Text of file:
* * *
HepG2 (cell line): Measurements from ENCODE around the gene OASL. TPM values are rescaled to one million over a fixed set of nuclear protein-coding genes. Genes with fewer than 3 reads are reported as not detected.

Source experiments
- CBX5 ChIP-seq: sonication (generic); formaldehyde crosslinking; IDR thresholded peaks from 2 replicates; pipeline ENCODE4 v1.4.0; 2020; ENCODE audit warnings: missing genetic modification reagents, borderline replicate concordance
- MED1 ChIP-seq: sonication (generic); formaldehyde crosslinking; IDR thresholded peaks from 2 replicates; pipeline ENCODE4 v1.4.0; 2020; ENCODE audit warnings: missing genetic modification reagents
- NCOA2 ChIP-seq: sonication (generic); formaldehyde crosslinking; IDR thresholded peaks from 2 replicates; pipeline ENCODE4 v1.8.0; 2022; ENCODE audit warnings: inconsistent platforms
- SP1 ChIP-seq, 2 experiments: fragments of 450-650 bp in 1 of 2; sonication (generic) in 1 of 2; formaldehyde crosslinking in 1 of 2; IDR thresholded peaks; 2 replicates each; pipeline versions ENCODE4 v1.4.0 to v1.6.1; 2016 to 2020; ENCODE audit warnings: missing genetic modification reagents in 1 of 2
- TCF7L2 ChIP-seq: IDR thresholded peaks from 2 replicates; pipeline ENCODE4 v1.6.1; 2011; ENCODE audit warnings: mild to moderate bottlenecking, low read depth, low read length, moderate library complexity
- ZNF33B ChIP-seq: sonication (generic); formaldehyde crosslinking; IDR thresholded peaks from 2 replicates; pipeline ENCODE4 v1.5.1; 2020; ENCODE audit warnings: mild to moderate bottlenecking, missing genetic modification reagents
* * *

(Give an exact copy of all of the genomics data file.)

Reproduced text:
HepG2 (cell line): Measurements from ENCODE around the gene OASL. TPM values are rescaled to one million over a fixed set of nuclear protein-coding genes. Genes with fewer than 3 reads are reported as not detected.

Source experiments
- CBX5 ChIP-seq: sonication (generic); formaldehyde crosslinking; IDR thresholded peaks from 2 replicates; pipeline ENCODE4 v1.4.0; 2020; ENCODE audit warnings: missing genetic modification reagents, borderline replicate concordance
- MED1 ChIP-seq: sonication (generic); formaldehyde crosslinking; IDR thresholded peaks from 2 replicates; pipeline ENCODE4 v1.4.0; 2020; ENCODE audit warnings: missing genetic modification reagents
- NCOA2 ChIP-seq: sonication (generic); formaldehyde crosslinking; IDR thresholded peaks from 2 replicates; pipeline ENCODE4 v1.8.0; 2022; ENCODE audit warnings: inconsistent platforms
- SP1 ChIP-seq, 2 experiments: fragments of 450-650 bp in 1 of 2; sonication (generic) in 1 of 2; formaldehyde crosslinking in 1 of 2; IDR thresholded peaks; 2 replicates each; pipeline versions ENCODE4 v1.4.0 to v1.6.1; 2016 to 2020; ENCODE audit warnings: missing genetic modification reagents in 1 of 2
- TCF7L2 ChIP-seq: IDR thresholded peaks from 2 replicates; pipeline ENCODE4 v1.6.1; 2011; ENCODE audit warnings: mild to moderate bottlenecking, low read depth, low read length, moderate library complexity
- ZNF33B ChIP-seq: sonication (generic); formaldehyde crosslinking; IDR thresholded peaks from 2 replicates; pipeline ENCODE4 v1.5.1; 2020; ENCODE audit warnings: mild to moderate bottlenecking, missing genetic modification reagents